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Murder, she wrote: The best Agatha Christie movies

Throughout her prolific career, Agatha Christie wrote 75 novels, 28 short story collections, 16 plays, seven radio broadcasts works, and three poems. All of that work was bound to be adapted into film and television, and in the last 90 years, nearly 50 theatrical movies and 100 television programs have been made based on her works. With all of that content to sift through, it can be hard to tell the good from the bad.

With another version of Death on the Nile set for release on February 11, there’s no better time to take a look at some of the best movies (and one mini-series) that have been adapted from Christie’s considerable canon. While some of these films may differ in style and scope, they all share a common trait of making the solving of a murder the most appealing thing to do with one’s free time.

And Then There Were None (1945)

The first significantly successful Agatha Christie adaptation, And Then There Were None was also the first of many interpretations of Christie’s most famous novel, Ten Little Indians. The story is simple: Ten strangers gather at an isolated mansion on an empty island and are killed off systematically for crimes they committed (and got away with) earlier in their lives. This version softens Christie’s nihilistic ending by making Miss Claythorne and Phillip Lombard (who is revealed to be an imposter related to the real Lombard) innocent and punishing the mastermind behind the murderous scheme. Yet this 1945 film is pleasurable due to its cast of Hollywood’s best character actors (Walter Huston, Judith Anderson, and Barry Fitzgerald are some of the victims) and the sophisticated direction of Rene Clair, who had immigrated to Hollywood at this time after escaping Vichy France. It’s dated, but And Then There Were None still largely holds up one of the most entertaining murder mysteries of the 1940s.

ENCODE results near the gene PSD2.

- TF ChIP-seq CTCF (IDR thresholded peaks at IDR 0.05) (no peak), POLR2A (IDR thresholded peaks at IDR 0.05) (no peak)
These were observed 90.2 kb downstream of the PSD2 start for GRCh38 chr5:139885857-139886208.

Witness for the Prosecution (1957)

A woman stands in front of two men in Witness for the Prosecution.

One of the most memorable Christie pictures, Witness for the Prosecution could have originated the term “spoiler warning” due to its twist ending, which shocked theater audiences when it debuted on the West End stage and later on Broadway. The plot is a doozy: Leonard Vole (Tyrone Power, in his final completed film role) is accused of killing a wealthy widow for her money. A retired barrister (a typically droll Charles Laughton) agrees to take his case on. Marlene Dietrich pops up as Vole’s wife, who, of course, has secrets of her own. Dual identities, a shocking revelation, and an unexpected confession create a mystery that often strains credibility. The director, Billy Wilder, somehow makes this illogical plot make sense and it’s fun watching talented actors like Laughton, Dietrich, and Elsa Lanchester ham it up in and out of the courtroom. Christie herself considered it to be the best adaptation of one of her works (she also liked the ’74 version of Murder on the Orient Express) and the film was nominated for six Oscars including Best Director, Best Supporting Actress, Best Actor, and Best Picture.